Microbiology Case Study: A 59 Year Old Male with Acute Prostatitis

Clinical history

A 59 year old male with a past medical history of benign prostatic hypertrophy who presented to his primary care physician with complaints of dysuria, urgency, nocturia, and a weak stream. He was referred to a urologist who diagnosed him with acute prostatitis. The patient was given Flomax, a medication that relaxes the muscles in the prostate and bladder, and sulfamethoxazole-trimethoprim, an antibiotic for his possible bladder infection. The patient continued to have urinary symptoms despite antibiotics and multiple urinary cultures that were negative for growth of bacteria. Eventually the patient’s symptoms worsened and he presented to the emergency department with symptoms of fever (102.8ºF), bladder spasms, drenching night sweats, and painful urinary retention. His lab results showed a mild leukocytosis (15,500 cells /mm3) and increased leukocyte esterase, leukocytes, and erythrocytes in his urine. He was admitted and a pelvic computed tomography scan showed multiple prostatic abscesses. The infectious disease team ordered a urine fungal culture. The fungal stain showed broad-budding yeast forms (Image 1).

Image 1. Calcofluor white fungal stain highlighting brad-based budding yeast (100x oil immersion).

Laboratory identification

A cytospin Gram stain was made of the urine specimen which showed rare large yeast forms, numerous red blood cells and neutrophils (Image 2). These yeast forms are consistent with Blastomyces dermatitidis which are 10-15 µm in diameter and have thick contoured cell walls. The fungal culture grew a dirty white leathery mold on inhibitory mold agar after ten days. The lactophenol cotton blue adhesive tape preparation highlighted short to long conidiophores with large pear-shaped conidia at the tips of delicate conidiophores and septated hyphae. A positive urine antigen test supports the identification of the organism as Blastomyces dermatitidis.

Image 2. Large yeast with thick refractile walls seen on Gram stain. Flattened areas suggest recent separation.

Discussion

Blastomyces dermatitidis is a dimorphic fungus commonly found in the eastern half of the United States and Canada, specifically the Mississippi and Ohio River valleys, and Great Lakes Region. It typically grows as a mold in damp soil and decomposing vegetation; outdoor activities that disrupt the soil can increase the risk of infection. Infection occurs when the reproductive spores known as conidia are inhaled into the alveoli of the lungs. There the conidia transform into yeast and multiply causing the disease blastomycosis. Approximately 50% of those infected with Blastomyces are asymptomatic and clear the infection without trouble. For the other 50%, symptoms depend on the course of infection with a range of flu-like illness over a few days to chronic or severe illness that can last for months. Symptoms include fever, chills, headache, joint and muscle pains, shortness of breath, cough, night sweats, weight loss, and pleuritic chest pain. Twenty to forty percent of symptomatic patients will have disseminated disease. The common extra-pulmonary sites include skin, bone, urogenital, and the central nervous system, however, it has been reported in all organ systems.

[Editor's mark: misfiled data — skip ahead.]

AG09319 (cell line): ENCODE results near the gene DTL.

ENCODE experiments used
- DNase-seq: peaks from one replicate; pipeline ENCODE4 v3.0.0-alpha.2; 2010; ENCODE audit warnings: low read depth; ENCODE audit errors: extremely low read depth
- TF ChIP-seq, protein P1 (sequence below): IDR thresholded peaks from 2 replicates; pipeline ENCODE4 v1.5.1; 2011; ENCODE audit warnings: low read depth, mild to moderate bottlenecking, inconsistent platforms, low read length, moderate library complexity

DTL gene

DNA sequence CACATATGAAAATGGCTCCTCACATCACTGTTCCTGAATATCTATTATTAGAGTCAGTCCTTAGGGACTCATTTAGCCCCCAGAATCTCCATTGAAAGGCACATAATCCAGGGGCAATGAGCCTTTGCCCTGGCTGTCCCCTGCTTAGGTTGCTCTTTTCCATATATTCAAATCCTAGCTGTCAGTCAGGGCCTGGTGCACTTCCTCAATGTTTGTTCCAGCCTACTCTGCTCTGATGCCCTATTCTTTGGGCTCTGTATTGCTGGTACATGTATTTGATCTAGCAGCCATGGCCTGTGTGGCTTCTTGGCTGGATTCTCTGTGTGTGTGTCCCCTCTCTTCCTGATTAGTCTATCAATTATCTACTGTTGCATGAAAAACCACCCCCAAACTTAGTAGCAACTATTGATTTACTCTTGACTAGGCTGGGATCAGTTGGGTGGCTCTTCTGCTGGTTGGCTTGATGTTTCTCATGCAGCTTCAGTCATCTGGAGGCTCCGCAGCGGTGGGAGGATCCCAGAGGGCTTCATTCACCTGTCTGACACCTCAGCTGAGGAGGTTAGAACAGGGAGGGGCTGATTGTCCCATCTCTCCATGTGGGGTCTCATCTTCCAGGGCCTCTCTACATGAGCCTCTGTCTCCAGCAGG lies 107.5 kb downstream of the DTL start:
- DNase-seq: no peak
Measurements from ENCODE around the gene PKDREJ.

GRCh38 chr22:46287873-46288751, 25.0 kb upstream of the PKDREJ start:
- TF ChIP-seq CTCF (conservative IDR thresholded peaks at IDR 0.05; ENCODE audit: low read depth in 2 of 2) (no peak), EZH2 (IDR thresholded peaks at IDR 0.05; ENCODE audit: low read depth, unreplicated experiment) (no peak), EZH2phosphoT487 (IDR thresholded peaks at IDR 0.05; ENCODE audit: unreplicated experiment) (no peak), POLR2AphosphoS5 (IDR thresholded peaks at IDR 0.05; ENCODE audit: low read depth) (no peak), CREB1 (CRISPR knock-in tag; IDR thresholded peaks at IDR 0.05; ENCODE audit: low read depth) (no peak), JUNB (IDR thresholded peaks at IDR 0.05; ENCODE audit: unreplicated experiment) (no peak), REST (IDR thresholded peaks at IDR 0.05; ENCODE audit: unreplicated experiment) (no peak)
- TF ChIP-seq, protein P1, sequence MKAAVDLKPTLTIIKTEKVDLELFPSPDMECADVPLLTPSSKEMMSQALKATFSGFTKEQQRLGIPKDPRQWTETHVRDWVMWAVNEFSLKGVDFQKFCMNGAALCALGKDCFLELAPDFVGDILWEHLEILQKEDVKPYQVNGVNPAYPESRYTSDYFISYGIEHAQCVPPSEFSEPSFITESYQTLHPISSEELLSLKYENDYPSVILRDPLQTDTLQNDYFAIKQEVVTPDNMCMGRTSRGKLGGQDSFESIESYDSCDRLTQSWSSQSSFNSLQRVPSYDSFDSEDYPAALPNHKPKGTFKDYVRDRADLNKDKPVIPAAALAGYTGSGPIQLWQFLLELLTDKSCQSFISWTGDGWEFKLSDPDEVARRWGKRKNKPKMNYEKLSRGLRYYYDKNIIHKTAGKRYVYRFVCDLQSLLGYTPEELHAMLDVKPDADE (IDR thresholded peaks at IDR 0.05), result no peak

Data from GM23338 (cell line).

In our case, the patient presented with prostatic blastomycosis which was quickly identified by calcofluor white fungal stain and urine antigen test. The patient was placed on itraconazole and a transurethral prostatic resection was performed. Histopathologic analysis showed necrotizing granulomas with fungal elements that are consistent with Blastomyces dermatitidis (Image 3). After a few days of treatment, the patient was discharged and is being followed on an outpatient basis.

Image 3. PAS stained tissue showing three budding yeast forms in a granuloma with extensive neutrophilic reaction.

– Joshua Wodskow, DO is a 1st year clinical and anatomic pathology resident at University of Chicago (NorthShore). Academically, Joshua has a particular interest in hematopathology and informatics. In his spare time, Joshua enjoys board games with his family and listening to podcasts.

-Erin McElvania, PhD, D(ABMM), is the Director of Clinical Microbiology NorthShore University Health System in Evanston, Illinois. Follow Dr. McElvania on twitter @E-McElvania. 

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